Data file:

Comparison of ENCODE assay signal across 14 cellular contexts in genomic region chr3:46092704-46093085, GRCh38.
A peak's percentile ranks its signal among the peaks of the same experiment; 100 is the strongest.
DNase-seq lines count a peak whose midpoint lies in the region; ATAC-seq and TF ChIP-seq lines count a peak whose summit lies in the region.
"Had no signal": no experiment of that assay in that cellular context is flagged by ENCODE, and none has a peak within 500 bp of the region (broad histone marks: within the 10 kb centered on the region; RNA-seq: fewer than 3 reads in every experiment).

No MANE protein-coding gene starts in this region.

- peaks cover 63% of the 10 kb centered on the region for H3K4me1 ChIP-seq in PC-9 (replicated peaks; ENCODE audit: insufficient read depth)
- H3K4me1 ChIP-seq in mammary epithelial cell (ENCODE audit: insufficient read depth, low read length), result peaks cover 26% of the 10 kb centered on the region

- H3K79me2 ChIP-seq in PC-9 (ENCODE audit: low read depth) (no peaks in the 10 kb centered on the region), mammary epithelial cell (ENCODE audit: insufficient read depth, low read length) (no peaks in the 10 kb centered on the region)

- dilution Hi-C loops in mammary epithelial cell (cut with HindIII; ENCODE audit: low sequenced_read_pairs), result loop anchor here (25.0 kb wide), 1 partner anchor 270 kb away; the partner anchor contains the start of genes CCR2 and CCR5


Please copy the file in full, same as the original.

Comparison of ENCODE assay signal across 14 cellular contexts in genomic region chr3:46092704-46093085, GRCh38.
A peak's percentile ranks its signal among the peaks of the same experiment; 100 is the strongest.
DNase-seq lines count a peak whose midpoint lies in the region; ATAC-seq and TF ChIP-seq lines count a peak whose summit lies in the region.
"Had no signal": no experiment of that assay in that cellular context is flagged by ENCODE, and none has a peak within 500 bp of the region (broad histone marks: within the 10 kb centered on the region; RNA-seq: fewer than 3 reads in every experiment).

No MANE protein-coding gene starts in this region.

- peaks cover 63% of the 10 kb centered on the region for H3K4me1 ChIP-seq in PC-9 (replicated peaks; ENCODE audit: insufficient read depth)
- H3K4me1 ChIP-seq in mammary epithelial cell (ENCODE audit: insufficient read depth, low read length), result peaks cover 26% of the 10 kb centered on the region

- H3K79me2 ChIP-seq in PC-9 (ENCODE audit: low read depth) (no peaks in the 10 kb centered on the region), mammary epithelial cell (ENCODE audit: insufficient read depth, low read length) (no peaks in the 10 kb centered on the region)

- dilution Hi-C loops in mammary epithelial cell (cut with HindIII; ENCODE audit: low sequenced_read_pairs), result loop anchor here (25.0 kb wide), 1 partner anchor 270 kb away; the partner anchor contains the start of genes CCR2 and CCR5